Cheryl Shavers

Many people associate “Ph.D” with academia, but a scientific degree can be useful in a wide variety of professions, as evidenced by this week’s WiSE Wednesday honoree, Cheryl Shavers, whose doctorate in chemistry propelled her to positions of power in industry and government.

Cheryl was born in Phoenix, Arizona in 1953, where she was raised by a single mother. Money was tight, but, fascinated with forensic chemistry, Cheryl was determined to pursue a college education. A scholarship allowed her to attend a community college (Mesa), after which she transferred to Arizona State University (ASU) where, working night shifts at a data processing center to afford her tuition, she obtained a BS in chemistry. Her initial interest in forensic chemistry led her to an internship for the Phoenix PD’s crime lab, where she helped develop a technique for analyzing trace evidence called enzyme typing. Despite the technique’s successful use in a murder trial, Cheryl was subsequently relegated to menial tasks and, frustrated, she switched career paths, shifting her sights to industry. While working on semiconductors at Motorola, she began to pursue a doctoral degree in solid-state chemistry degree from ASU. After obtaining her PhD, she went to work as an engineer at HP, followed by engineering and managerial positions at other high-tech companies. Her scientific expertise and business acumen drew attention, and she was recruited by Intel Capital, where she led analyses of emerging technologies and advise investors. She has also served on boards for numerous companies and organizations.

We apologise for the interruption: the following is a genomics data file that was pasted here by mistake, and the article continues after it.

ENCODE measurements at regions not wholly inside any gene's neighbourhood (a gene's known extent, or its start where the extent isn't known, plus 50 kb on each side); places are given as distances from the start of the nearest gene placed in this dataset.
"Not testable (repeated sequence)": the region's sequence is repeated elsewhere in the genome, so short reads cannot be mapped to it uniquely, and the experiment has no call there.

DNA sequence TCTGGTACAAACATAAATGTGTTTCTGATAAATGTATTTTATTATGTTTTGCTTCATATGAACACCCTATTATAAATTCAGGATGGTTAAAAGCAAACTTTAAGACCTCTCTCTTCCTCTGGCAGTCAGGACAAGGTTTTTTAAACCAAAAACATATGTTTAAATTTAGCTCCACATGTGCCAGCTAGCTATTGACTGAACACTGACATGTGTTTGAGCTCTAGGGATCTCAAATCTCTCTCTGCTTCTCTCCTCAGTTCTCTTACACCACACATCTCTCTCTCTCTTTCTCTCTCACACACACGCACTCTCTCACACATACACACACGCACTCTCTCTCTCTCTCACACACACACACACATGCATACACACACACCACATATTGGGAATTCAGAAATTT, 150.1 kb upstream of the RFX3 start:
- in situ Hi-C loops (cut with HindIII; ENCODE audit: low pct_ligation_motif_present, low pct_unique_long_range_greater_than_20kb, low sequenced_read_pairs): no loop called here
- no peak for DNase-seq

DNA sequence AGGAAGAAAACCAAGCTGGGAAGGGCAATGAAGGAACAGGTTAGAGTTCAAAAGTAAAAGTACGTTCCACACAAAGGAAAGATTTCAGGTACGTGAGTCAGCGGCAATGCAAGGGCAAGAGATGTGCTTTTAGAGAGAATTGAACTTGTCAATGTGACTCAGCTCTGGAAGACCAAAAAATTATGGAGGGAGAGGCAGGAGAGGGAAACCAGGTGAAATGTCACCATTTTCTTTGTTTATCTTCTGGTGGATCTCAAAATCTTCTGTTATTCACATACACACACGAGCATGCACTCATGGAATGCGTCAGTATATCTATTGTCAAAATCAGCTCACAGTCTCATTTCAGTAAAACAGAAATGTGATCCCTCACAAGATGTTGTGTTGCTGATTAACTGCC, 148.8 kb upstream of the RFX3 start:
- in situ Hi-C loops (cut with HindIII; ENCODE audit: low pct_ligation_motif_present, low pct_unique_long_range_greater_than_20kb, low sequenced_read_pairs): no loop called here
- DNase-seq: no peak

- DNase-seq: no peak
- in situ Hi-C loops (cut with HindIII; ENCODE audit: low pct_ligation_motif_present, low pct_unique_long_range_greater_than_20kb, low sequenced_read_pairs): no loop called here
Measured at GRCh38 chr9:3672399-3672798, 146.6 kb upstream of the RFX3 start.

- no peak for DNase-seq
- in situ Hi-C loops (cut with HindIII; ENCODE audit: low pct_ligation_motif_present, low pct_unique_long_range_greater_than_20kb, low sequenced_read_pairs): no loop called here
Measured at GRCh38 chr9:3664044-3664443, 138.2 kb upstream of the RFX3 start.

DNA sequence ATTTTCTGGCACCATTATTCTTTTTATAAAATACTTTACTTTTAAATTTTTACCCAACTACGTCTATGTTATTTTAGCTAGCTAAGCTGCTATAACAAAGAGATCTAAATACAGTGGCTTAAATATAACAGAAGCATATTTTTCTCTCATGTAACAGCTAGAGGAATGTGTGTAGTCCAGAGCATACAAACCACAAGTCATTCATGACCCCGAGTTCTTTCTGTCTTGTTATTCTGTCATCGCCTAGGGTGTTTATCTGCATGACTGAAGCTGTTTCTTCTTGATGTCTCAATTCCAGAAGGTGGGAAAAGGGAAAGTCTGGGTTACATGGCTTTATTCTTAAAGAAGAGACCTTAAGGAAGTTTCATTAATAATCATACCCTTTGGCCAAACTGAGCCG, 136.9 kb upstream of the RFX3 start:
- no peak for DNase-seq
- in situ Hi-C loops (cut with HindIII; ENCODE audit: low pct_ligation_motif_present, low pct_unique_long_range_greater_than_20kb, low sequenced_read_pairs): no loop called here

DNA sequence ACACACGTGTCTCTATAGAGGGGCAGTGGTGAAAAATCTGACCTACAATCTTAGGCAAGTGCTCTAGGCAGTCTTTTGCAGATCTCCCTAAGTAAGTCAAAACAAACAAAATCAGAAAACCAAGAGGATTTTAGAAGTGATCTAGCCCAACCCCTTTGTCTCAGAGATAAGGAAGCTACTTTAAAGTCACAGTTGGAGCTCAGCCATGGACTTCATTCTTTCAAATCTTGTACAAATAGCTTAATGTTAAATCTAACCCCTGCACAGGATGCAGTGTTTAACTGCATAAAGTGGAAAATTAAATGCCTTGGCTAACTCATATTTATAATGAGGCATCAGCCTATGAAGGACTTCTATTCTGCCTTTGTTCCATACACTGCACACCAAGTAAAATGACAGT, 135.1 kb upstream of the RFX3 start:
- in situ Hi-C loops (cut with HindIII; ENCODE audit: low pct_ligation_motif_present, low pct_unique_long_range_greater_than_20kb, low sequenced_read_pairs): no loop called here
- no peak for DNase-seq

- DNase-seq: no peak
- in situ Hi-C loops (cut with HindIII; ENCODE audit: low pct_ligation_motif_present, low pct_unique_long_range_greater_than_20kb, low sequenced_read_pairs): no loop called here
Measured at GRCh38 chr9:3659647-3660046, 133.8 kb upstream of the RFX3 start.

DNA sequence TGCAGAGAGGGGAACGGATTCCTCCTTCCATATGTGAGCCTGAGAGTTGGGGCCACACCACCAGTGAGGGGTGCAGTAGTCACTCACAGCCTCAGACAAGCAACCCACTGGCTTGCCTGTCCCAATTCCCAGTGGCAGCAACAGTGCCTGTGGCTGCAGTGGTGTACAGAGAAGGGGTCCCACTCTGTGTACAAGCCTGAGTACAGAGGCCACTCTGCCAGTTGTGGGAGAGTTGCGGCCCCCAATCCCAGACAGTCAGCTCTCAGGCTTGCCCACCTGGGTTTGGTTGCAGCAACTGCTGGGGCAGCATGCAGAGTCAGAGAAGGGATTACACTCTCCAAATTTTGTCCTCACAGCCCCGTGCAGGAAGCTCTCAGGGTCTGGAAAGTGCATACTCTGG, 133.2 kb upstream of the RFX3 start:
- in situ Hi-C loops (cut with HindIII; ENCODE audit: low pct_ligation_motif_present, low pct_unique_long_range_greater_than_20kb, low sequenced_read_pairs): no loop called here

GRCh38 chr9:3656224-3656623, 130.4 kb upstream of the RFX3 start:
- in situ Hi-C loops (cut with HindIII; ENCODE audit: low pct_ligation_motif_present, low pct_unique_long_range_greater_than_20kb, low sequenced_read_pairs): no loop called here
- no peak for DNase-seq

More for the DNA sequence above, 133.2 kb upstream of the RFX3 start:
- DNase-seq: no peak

In addition to her work in industry, she served in the US government as Under Secretary of Commerce for Technology from 1999 to 2001 (the first female African-American to hold the position) and she works as a Patent Agent for the Department of Commerce.

Dr. Shavers has an international reach, giving talks about technology, business, and policy around the world, but she has also been actively involved in her local community. In addition to serving on the board of directors for the San Jose Tech Museum of Innovation, she wrote weekly “Women in Technology” columns for the San Jose Mercury News. As a board member of the Anita Borg Institute, she helps provide STEM opportunities for women and girls. In recognition of her work, Shavers was inducted into the International Women in Technology Hall of Fame in 1996.

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